As you may be aware, Kenya is at a serious risk of Polio disease outbreak following the isolation of Polio virus within our sewerage systems by the Ministry’s environmental surveillance officers. The type of virus identified is an indication that the virus is being continuously shed by individuals who are not showing any symptoms yet but are posing a risk to others by shedding it in our environment unknowingly. It is for this reason that we are conducting a series of vaccination campaigns with the aim of ensuring no virus paralyses any of our vulnerable children aged under the age of 5 years.
The Ministry of Health is planning to hold the next campaign next week from Wednesday 11th July to Sunday 15th July 2018, targeting the most at risk counties: Nairobi, Kajiado, Machakos, Kiambu, Garissa, Wajir, Mandera, Isiolo, Meru, Lamu, Kitui and Tana River.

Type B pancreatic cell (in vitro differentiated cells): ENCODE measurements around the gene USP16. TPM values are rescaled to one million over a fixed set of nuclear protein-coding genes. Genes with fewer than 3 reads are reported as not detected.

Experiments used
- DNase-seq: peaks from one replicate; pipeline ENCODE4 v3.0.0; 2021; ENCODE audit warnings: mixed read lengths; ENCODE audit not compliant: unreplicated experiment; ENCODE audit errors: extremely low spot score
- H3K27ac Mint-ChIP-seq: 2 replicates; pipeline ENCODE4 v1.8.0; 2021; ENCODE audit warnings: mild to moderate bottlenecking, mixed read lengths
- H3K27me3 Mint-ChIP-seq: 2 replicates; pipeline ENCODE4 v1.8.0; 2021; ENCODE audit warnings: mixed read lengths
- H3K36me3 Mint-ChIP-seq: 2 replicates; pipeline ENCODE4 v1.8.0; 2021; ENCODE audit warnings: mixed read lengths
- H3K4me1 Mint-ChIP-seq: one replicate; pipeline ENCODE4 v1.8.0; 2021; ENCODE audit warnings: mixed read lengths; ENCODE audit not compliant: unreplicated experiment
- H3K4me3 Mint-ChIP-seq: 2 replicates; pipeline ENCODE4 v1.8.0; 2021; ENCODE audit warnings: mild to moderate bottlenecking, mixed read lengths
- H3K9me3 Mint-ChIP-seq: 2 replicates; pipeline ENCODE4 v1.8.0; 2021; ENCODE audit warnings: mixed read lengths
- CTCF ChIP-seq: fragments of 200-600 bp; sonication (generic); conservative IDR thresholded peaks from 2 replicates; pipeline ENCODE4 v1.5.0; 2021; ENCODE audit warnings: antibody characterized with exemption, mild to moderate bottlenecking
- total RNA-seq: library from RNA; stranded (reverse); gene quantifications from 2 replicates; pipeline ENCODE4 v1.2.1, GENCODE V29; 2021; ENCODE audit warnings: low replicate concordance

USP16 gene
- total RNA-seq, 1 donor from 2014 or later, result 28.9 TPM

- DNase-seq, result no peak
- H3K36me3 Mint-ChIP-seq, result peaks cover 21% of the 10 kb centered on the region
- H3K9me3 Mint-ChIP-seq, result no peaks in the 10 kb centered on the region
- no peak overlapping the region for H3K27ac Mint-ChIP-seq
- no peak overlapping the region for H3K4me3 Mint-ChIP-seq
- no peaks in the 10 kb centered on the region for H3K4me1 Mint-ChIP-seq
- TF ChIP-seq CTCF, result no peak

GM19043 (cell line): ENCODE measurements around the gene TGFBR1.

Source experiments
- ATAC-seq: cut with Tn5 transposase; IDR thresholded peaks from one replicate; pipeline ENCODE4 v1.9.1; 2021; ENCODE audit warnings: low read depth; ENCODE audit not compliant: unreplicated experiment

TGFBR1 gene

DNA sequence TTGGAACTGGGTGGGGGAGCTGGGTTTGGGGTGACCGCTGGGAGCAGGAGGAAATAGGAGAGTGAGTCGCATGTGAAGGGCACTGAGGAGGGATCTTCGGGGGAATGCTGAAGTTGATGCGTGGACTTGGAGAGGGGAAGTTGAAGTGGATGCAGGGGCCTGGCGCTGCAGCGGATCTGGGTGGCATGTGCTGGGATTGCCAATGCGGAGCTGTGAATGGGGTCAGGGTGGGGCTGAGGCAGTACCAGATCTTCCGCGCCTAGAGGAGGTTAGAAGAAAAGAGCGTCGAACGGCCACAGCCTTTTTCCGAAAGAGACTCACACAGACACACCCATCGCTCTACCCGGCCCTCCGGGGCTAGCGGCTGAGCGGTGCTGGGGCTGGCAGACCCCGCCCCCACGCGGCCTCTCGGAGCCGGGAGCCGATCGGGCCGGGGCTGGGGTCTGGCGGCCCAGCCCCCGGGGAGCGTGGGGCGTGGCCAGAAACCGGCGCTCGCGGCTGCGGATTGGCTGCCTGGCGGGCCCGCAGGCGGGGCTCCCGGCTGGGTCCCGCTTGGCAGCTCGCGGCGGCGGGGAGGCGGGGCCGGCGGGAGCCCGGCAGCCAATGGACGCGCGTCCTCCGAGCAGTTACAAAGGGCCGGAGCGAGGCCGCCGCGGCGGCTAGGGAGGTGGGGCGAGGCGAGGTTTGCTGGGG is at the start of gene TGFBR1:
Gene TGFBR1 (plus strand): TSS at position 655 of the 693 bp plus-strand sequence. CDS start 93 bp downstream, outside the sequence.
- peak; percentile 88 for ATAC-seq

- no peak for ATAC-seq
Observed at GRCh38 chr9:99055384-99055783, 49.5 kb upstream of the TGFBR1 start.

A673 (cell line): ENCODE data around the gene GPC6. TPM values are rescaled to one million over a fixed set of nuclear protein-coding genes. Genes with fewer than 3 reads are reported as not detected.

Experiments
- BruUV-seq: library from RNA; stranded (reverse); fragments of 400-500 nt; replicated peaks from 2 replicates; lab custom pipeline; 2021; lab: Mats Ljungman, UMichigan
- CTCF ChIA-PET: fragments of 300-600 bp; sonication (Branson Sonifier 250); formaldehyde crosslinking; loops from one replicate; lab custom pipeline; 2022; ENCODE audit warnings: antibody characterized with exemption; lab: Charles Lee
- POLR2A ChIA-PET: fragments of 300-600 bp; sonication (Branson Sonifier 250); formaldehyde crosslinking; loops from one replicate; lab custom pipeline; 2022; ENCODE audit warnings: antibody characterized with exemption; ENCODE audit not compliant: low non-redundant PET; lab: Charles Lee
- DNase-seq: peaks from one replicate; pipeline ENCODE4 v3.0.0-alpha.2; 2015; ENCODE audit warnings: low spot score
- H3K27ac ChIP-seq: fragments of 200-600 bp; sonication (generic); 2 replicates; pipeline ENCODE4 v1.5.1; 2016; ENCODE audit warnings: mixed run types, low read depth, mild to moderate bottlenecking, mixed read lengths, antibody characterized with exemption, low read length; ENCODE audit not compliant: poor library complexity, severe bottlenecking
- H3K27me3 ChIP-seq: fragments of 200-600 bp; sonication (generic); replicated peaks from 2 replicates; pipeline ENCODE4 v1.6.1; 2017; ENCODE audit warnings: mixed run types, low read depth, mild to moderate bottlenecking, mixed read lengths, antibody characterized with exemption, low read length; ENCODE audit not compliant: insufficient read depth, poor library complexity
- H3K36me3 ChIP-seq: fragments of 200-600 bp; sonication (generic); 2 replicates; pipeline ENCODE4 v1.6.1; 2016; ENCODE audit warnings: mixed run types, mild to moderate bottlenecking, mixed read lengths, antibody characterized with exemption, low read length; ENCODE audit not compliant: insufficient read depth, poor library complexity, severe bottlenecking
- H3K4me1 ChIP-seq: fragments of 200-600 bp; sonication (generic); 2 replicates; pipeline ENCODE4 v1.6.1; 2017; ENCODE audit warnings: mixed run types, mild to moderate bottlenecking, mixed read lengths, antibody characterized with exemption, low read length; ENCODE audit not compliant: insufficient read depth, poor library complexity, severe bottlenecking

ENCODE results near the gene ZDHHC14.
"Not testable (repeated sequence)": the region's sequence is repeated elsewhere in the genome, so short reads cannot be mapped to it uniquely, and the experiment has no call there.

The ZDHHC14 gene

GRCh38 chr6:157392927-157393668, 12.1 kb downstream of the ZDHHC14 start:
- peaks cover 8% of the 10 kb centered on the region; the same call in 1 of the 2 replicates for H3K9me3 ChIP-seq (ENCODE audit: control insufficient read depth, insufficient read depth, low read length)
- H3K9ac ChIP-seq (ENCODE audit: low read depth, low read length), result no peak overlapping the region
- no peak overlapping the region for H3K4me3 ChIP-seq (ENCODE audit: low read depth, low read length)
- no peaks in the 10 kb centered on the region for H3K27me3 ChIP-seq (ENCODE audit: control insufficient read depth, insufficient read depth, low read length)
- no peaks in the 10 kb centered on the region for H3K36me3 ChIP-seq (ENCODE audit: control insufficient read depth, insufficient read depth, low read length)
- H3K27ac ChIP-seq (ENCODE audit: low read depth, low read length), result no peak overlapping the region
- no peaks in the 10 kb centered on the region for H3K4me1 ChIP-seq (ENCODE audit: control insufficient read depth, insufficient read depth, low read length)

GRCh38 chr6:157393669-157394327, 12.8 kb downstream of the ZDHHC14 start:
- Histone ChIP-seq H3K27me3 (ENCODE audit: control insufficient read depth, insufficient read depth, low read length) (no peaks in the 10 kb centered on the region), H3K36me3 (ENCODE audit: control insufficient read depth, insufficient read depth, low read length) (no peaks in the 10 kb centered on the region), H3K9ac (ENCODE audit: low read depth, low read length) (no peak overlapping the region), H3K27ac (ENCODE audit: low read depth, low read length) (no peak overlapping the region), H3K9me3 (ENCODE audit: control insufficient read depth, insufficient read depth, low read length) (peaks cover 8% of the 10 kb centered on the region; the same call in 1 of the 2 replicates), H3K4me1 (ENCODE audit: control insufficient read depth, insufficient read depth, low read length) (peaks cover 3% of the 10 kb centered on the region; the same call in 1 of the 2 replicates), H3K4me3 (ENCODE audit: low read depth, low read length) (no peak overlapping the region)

Polio has no cure, but can easily be prevented free of charge via vaccination and repeated campaigns such as during a period like this when we’re at very high risk of spread. Our aim as the Ministry of Health is to use the polio vaccination campaigns to completely prevent the virus from infecting our children by helping them fight off the virus currently living in the environment through repeated vaccination whenever it makes attempts to invade their bodies. This way, the polio virus is left with no child to infect and ends up dying in the environment.
So far we have done well and have had no cause for alarm but the kind of polio virus we have detected this time is an indication of reduced immunity among our children, a good number of whom are unprotected due to not receiving the routine vaccine or not participating during our vaccination campaigns.